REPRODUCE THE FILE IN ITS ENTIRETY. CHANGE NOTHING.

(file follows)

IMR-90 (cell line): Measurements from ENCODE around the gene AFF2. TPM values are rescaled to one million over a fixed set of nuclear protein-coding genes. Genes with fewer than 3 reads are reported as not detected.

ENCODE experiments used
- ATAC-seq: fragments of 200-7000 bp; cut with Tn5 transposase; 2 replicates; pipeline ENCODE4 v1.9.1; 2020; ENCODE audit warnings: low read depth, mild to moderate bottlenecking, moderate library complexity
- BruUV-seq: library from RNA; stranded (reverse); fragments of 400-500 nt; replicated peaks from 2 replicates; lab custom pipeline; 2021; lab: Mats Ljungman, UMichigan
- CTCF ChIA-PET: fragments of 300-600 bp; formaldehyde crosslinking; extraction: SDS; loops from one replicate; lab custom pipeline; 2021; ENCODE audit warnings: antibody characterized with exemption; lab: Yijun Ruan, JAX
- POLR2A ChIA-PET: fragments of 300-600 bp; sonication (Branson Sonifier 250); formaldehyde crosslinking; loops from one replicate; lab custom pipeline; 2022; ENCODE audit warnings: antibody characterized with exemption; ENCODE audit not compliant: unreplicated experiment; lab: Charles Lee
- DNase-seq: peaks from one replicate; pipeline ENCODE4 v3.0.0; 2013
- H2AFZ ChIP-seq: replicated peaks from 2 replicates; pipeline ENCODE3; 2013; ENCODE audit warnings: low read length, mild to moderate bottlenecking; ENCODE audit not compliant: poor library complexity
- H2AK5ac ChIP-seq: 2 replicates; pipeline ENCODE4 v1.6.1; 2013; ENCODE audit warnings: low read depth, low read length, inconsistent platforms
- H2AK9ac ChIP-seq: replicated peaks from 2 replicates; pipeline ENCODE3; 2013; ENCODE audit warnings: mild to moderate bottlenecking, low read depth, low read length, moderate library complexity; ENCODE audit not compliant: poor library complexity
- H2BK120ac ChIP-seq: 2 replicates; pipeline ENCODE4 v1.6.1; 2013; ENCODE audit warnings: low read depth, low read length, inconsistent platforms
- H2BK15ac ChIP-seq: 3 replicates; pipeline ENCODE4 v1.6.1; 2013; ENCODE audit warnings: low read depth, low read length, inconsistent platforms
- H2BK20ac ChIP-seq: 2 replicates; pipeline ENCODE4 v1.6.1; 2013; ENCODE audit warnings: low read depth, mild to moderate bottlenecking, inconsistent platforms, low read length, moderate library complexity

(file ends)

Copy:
IMR-90 (cell line): Measurements from ENCODE around the gene AFF2. TPM values are rescaled to one million over a fixed set of nuclear protein-coding genes. Genes with fewer than 3 reads are reported as not detected.

ENCODE experiments used
- ATAC-seq: fragments of 200-7000 bp; cut with Tn5 transposase; 2 replicates; pipeline ENCODE4 v1.9.1; 2020; ENCODE audit warnings: low read depth, mild to moderate bottlenecking, moderate library complexity
- BruUV-seq: library from RNA; stranded (reverse); fragments of 400-500 nt; replicated peaks from 2 replicates; lab custom pipeline; 2021; lab: Mats Ljungman, UMichigan
- CTCF ChIA-PET: fragments of 300-600 bp; formaldehyde crosslinking; extraction: SDS; loops from one replicate; lab custom pipeline; 2021; ENCODE audit warnings: antibody characterized with exemption; lab: Yijun Ruan, JAX
- POLR2A ChIA-PET: fragments of 300-600 bp; sonication (Branson Sonifier 250); formaldehyde crosslinking; loops from one replicate; lab custom pipeline; 2022; ENCODE audit warnings: antibody characterized with exemption; ENCODE audit not compliant: unreplicated experiment; lab: Charles Lee
- DNase-seq: peaks from one replicate; pipeline ENCODE4 v3.0.0; 2013
- H2AFZ ChIP-seq: replicated peaks from 2 replicates; pipeline ENCODE3; 2013; ENCODE audit warnings: low read length, mild to moderate bottlenecking; ENCODE audit not compliant: poor library complexity
- H2AK5ac ChIP-seq: 2 replicates; pipeline ENCODE4 v1.6.1; 2013; ENCODE audit warnings: low read depth, low read length, inconsistent platforms
- H2AK9ac ChIP-seq: replicated peaks from 2 replicates; pipeline ENCODE3; 2013; ENCODE audit warnings: mild to moderate bottlenecking, low read depth, low read length, moderate library complexity; ENCODE audit not compliant: poor library complexity
- H2BK120ac ChIP-seq: 2 replicates; pipeline ENCODE4 v1.6.1; 2013; ENCODE audit warnings: low read depth, low read length, inconsistent platforms
- H2BK15ac ChIP-seq: 3 replicates; pipeline ENCODE4 v1.6.1; 2013; ENCODE audit warnings: low read depth, low read length, inconsistent platforms
- H2BK20ac ChIP-seq: 2 replicates; pipeline ENCODE4 v1.6.1; 2013; ENCODE audit warnings: low read depth, mild to moderate bottlenecking, inconsistent platforms, low read length, moderate library complexity